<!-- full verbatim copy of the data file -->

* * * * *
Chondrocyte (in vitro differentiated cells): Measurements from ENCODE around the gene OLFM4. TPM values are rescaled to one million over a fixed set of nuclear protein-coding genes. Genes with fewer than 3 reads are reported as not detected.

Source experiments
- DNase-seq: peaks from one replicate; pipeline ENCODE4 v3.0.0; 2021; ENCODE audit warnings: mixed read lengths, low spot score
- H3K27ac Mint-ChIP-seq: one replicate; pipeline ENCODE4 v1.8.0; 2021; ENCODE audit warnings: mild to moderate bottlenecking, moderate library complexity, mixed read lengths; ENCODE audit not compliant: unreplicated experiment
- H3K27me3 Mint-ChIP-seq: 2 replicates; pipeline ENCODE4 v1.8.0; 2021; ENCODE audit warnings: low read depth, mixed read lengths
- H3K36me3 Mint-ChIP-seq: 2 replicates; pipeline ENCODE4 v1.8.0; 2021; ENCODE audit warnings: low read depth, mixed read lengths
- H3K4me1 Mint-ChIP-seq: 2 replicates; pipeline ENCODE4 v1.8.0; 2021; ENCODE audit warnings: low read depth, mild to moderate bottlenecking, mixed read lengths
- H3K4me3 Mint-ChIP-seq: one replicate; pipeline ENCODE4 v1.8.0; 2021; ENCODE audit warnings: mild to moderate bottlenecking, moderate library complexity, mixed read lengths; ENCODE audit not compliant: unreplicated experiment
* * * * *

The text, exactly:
Chondrocyte (in vitro differentiated cells): Measurements from ENCODE around the gene OLFM4. TPM values are rescaled to one million over a fixed set of nuclear protein-coding genes. Genes with fewer than 3 reads are reported as not detected.

Source experiments
- DNase-seq: peaks from one replicate; pipeline ENCODE4 v3.0.0; 2021; ENCODE audit warnings: mixed read lengths, low spot score
- H3K27ac Mint-ChIP-seq: one replicate; pipeline ENCODE4 v1.8.0; 2021; ENCODE audit warnings: mild to moderate bottlenecking, moderate library complexity, mixed read lengths; ENCODE audit not compliant: unreplicated experiment
- H3K27me3 Mint-ChIP-seq: 2 replicates; pipeline ENCODE4 v1.8.0; 2021; ENCODE audit warnings: low read depth, mixed read lengths
- H3K36me3 Mint-ChIP-seq: 2 replicates; pipeline ENCODE4 v1.8.0; 2021; ENCODE audit warnings: low read depth, mixed read lengths
- H3K4me1 Mint-ChIP-seq: 2 replicates; pipeline ENCODE4 v1.8.0; 2021; ENCODE audit warnings: low read depth, mild to moderate bottlenecking, mixed read lengths
- H3K4me3 Mint-ChIP-seq: one replicate; pipeline ENCODE4 v1.8.0; 2021; ENCODE audit warnings: mild to moderate bottlenecking, moderate library complexity, mixed read lengths; ENCODE audit not compliant: unreplicated experiment